Julia Gillard, Australia's prime minister, has verbally attacked the country's opposition leader, labelling him as a hypocrite and a misogynist during a tirade in parliament that has garnered international media attention.
During a heated day in parliament on Tuesday, Gillard unleashed on Tony Abbott's character after he called for the dismissal of Peter Slipper, the speaker of parliament, for lurid text messages he sent to a former member of staff.
Abbott said that the speaker possessed "attitudes and values which are absolutely and utterly indefensible".
In a fiery response, Gillard accused Abbott of possessing double standards when it came to sexism.
"I will not be lectured about sexism and misogyny by this man. I will not," she said.
"And the government will not be lectured on sexism and misogyny by this man. Not now, not ever.
"If he wants to know what misogyny looks like in modern Australia he doesn't need a motion in the House of Representatives, he needs a mirror, that's what he needs."
She then recounted previous alleged quotes by Abbott, which she said had repeatedly offended her personally.
Gillard said: "I was offended when the leader of the opposition went outside in the front of Parliament and stood in front of a sign that said 'ditch the witch'.
"I was offended when the leader of the opposition stood next to a sign that described me as a 'man's bitch'.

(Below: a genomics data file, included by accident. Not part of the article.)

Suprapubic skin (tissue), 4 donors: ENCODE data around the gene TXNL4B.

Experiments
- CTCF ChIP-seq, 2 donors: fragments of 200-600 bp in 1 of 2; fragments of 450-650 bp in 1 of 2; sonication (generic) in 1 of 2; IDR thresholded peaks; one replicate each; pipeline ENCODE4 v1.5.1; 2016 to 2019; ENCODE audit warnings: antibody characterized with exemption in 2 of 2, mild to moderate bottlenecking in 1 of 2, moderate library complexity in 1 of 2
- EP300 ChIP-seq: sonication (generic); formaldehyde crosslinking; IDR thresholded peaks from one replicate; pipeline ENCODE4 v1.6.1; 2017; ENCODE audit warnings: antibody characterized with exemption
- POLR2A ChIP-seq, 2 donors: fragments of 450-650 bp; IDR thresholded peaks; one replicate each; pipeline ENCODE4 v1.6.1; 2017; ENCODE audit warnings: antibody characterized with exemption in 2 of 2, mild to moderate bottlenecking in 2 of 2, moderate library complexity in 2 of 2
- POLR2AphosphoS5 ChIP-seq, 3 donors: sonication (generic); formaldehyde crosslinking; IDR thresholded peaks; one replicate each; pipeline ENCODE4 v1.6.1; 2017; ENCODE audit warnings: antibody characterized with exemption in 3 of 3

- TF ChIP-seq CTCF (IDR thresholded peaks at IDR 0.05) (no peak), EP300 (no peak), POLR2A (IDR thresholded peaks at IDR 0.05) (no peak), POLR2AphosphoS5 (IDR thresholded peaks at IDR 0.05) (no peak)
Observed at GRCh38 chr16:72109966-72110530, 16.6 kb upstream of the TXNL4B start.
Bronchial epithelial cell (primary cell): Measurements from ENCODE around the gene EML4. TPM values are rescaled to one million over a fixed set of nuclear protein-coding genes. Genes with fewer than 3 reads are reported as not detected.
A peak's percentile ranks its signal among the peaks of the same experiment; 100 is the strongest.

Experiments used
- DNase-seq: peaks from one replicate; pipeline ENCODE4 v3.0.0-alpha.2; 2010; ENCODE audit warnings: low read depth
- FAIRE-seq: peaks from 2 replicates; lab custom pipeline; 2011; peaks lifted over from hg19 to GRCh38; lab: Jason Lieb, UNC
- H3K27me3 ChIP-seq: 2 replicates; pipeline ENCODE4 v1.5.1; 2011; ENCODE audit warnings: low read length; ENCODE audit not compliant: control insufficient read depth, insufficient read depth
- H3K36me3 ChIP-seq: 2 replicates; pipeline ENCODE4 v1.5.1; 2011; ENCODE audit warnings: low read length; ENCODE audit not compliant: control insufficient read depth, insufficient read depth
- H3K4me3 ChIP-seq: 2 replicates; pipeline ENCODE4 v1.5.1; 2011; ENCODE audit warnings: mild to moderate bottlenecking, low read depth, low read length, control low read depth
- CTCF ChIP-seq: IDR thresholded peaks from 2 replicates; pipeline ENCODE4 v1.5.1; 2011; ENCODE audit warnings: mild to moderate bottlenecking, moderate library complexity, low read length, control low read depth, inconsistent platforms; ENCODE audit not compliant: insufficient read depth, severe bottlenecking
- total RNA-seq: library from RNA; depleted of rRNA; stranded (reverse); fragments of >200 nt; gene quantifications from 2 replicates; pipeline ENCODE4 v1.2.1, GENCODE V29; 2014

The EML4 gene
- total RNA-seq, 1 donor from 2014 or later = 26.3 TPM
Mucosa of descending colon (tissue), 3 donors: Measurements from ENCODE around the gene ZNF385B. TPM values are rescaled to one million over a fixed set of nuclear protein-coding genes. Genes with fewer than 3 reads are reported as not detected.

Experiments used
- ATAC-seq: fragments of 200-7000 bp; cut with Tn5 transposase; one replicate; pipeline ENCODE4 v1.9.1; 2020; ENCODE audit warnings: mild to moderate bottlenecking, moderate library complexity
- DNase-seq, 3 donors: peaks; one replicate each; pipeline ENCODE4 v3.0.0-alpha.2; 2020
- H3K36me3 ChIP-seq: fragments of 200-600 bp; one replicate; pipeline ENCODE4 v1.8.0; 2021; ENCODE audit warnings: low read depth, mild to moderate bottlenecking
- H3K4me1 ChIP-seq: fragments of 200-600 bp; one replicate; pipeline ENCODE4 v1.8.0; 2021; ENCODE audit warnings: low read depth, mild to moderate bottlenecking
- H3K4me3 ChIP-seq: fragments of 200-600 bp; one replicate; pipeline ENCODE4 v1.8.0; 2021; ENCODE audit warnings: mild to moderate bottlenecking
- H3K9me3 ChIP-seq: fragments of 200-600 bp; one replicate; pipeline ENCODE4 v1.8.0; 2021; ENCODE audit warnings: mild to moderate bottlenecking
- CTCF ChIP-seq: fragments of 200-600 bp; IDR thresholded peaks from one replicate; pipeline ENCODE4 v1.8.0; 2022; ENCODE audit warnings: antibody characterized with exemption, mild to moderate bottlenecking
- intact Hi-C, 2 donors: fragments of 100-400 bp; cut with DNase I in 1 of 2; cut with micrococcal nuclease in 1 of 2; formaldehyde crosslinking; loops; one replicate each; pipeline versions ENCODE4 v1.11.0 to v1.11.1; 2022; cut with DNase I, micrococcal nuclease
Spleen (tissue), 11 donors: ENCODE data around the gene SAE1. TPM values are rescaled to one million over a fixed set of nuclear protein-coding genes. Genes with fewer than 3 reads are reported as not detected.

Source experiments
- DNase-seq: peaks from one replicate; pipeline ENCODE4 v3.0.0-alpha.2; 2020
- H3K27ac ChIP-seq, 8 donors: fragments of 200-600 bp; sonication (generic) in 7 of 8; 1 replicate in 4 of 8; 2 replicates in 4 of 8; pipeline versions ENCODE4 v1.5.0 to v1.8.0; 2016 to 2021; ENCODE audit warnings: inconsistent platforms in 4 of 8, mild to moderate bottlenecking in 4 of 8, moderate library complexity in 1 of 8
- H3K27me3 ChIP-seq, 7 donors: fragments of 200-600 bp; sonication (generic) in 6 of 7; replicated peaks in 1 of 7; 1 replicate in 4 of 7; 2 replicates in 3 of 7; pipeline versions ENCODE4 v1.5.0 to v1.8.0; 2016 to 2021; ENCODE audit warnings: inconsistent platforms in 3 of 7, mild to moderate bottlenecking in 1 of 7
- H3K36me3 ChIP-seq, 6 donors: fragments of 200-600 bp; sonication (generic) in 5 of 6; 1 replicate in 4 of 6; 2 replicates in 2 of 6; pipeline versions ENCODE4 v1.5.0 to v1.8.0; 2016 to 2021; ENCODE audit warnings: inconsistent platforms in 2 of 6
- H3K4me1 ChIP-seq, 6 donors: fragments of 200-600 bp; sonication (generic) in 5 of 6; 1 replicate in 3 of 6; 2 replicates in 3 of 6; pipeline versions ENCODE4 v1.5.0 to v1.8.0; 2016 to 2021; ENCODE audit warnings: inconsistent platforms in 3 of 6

"I was offended by those things! Misogyny, sexism, every day from this leader of the opposition," she said.
The Australian Broadcasting Corporation (ABC) reported that its video of the speech had attracted more than 300,000 views on the ABC News website and youtube.
Overnight, 'Gillard' was one of the world's top trending words on Twitter, and her Question Time tirade has made headlines in the US, Britain, India, South Africa and Canada.
Slipper resigned on Tuesday, weakening the government's tenuous grip on power.
Gillard's centre-left Labor Party government recruited Slipper from opposition ranks to the speaker's post last November in a move that effectively gave her administration a two-seat majority on most votes in the House of Representatives.
Her minority government is trailing the conservative opposition in opinion polls and could be forced to hold early elections if it loses a no-confidence motion in the 150-seat chamber.